Volcanic ash cloud could ground Irish flights

A plane arrives at Belfast International Airport

The Irish Aviation Authority has said it may have to impose a no fly zone over the Republic on Tuesday due to the volcanic ash cloud drifting south.

The IAA said the alert was based on current information from the Volcanic Ash Advice Centre (VAAC).

The VAAC will update the IAA at 2000 BST and a decison on reinstating the flight ban will be taken after that.

Irish carrier Aer Arann has cancelled its flights on Monday night from Dublin to City of Derry and Donegal airports.

The UK’s air traffic control body Nats is liaising with the Met office and expect to have more information at around 2100 BST.

Flights from the UK and Europe are not expected to be impacted on Tuesday. However flights originating from Irish and Northern Irish airports may be affected.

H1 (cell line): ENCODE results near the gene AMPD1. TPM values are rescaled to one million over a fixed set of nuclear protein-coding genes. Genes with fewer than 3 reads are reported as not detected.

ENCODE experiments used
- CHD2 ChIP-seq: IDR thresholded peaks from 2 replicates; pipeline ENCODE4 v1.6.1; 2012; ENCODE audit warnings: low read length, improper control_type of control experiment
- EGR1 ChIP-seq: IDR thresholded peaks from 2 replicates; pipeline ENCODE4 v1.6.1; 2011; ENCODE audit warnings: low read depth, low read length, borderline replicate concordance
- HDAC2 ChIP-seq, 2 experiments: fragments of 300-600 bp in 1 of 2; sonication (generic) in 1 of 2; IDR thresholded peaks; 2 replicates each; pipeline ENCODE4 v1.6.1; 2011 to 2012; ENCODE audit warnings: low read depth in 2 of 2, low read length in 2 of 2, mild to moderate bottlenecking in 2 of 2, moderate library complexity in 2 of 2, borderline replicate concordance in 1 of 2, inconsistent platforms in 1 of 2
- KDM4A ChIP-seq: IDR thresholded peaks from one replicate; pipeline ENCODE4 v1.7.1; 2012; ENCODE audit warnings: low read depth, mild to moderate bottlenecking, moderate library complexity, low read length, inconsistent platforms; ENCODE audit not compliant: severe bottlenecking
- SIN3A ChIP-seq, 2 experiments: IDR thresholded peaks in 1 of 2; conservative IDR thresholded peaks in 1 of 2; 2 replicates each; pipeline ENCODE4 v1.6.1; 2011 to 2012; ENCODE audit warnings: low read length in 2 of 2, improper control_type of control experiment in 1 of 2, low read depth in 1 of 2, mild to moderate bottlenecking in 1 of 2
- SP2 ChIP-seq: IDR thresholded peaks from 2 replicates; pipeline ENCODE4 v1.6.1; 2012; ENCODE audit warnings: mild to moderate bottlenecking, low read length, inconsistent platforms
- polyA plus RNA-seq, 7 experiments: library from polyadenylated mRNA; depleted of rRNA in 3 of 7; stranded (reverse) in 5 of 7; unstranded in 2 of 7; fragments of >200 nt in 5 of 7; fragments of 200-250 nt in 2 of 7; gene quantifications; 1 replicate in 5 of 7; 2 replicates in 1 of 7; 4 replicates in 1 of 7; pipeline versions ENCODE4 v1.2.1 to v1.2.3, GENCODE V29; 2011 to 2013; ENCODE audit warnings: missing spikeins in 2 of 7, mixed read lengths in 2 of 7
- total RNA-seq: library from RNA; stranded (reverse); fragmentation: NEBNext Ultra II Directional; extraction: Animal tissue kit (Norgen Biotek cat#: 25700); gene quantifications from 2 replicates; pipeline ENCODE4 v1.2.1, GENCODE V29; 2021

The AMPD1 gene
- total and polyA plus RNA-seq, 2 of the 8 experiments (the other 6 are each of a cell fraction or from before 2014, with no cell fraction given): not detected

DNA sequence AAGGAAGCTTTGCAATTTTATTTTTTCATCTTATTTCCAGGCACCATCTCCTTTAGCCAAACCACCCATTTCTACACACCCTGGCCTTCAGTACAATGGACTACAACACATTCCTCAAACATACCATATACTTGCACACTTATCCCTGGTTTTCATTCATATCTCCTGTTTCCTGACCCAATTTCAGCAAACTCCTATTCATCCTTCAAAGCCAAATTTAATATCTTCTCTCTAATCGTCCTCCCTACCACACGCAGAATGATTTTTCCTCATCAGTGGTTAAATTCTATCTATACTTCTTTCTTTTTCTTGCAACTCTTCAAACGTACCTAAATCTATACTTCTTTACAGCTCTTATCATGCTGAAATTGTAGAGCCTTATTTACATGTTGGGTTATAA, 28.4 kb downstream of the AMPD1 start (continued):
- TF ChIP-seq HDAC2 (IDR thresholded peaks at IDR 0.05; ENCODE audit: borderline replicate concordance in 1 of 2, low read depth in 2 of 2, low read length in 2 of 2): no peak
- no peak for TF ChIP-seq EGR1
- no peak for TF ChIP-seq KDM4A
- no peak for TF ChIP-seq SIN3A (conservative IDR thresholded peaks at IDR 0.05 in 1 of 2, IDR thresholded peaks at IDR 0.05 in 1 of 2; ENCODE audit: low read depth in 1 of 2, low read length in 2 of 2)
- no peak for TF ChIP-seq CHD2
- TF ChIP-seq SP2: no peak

Eamon Brennan, IAA chief executive, said winds have already pushed part of the volcanic ash cloud down over part of the centre of Ireland.

“The latest information we have is that some of the denser volcanic ash, that’s the no-fly zone, is over the Donegal area and we are concerned about the north-easterly winds moving this down over the rest of the country,” Mr Brennan said.

“At the moment we have a slither of denser ash over the midlands and if this continues for the next number of hours we have no option, based on the new regime imposed in Europe last week, except to impose a no-fly zone and a 60-mile buffer zone which would effectively close Shannon and Dublin airports.”

Flights over Europe were hit by a six-day shutdown of airspace last month over fears of the effect on jet engines of ash from a volcanic eruption in Iceland.

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